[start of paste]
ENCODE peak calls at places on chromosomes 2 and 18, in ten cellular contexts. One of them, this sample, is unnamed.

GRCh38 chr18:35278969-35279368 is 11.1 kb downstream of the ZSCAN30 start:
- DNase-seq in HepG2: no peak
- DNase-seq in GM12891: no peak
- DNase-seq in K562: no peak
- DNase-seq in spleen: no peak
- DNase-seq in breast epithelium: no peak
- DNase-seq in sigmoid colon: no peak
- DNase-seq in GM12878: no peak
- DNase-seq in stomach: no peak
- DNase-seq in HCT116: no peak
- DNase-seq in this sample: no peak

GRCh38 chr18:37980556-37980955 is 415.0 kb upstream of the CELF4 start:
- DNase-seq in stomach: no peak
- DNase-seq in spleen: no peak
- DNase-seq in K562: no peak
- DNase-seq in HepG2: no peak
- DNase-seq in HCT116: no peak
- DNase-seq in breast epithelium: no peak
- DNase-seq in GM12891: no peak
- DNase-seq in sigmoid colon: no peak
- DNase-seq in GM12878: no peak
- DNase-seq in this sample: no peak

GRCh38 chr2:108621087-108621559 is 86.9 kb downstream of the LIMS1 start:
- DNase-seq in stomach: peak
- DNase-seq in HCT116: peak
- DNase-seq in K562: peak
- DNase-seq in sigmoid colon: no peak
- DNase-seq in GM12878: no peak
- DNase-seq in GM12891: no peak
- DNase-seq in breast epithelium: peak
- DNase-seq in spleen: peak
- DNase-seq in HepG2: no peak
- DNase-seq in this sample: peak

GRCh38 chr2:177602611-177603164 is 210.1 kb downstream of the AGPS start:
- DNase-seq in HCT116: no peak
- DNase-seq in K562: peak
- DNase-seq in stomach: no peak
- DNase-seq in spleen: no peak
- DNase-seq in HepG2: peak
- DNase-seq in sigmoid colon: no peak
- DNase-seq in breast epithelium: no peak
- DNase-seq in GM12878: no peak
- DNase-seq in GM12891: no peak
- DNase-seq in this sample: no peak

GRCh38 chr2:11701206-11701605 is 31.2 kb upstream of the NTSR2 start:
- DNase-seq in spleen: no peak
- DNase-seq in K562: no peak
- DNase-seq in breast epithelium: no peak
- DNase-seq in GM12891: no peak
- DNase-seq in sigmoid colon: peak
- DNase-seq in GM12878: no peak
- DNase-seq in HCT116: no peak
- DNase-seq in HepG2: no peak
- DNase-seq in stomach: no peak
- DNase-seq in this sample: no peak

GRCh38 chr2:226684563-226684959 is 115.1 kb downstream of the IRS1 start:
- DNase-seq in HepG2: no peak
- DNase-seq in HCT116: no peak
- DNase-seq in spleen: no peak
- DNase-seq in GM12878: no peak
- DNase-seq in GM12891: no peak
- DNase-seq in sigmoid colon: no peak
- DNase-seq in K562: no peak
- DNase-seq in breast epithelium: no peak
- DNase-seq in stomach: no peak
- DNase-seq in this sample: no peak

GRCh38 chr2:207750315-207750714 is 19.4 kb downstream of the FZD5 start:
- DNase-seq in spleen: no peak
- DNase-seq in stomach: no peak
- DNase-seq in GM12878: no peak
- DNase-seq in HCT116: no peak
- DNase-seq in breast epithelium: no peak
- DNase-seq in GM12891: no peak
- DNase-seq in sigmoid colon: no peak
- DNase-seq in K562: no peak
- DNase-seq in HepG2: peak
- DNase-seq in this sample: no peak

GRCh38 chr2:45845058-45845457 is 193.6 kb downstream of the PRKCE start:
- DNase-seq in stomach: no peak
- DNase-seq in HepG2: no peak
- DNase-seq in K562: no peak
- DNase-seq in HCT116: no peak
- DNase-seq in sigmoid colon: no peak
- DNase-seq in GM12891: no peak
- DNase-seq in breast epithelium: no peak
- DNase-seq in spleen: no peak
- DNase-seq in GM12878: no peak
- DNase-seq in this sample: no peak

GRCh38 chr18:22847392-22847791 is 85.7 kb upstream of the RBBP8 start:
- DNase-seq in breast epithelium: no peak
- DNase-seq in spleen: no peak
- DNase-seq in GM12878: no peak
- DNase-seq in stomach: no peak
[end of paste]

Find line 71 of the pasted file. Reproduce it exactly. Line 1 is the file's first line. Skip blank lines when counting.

- DNase-seq in GM12878: no peak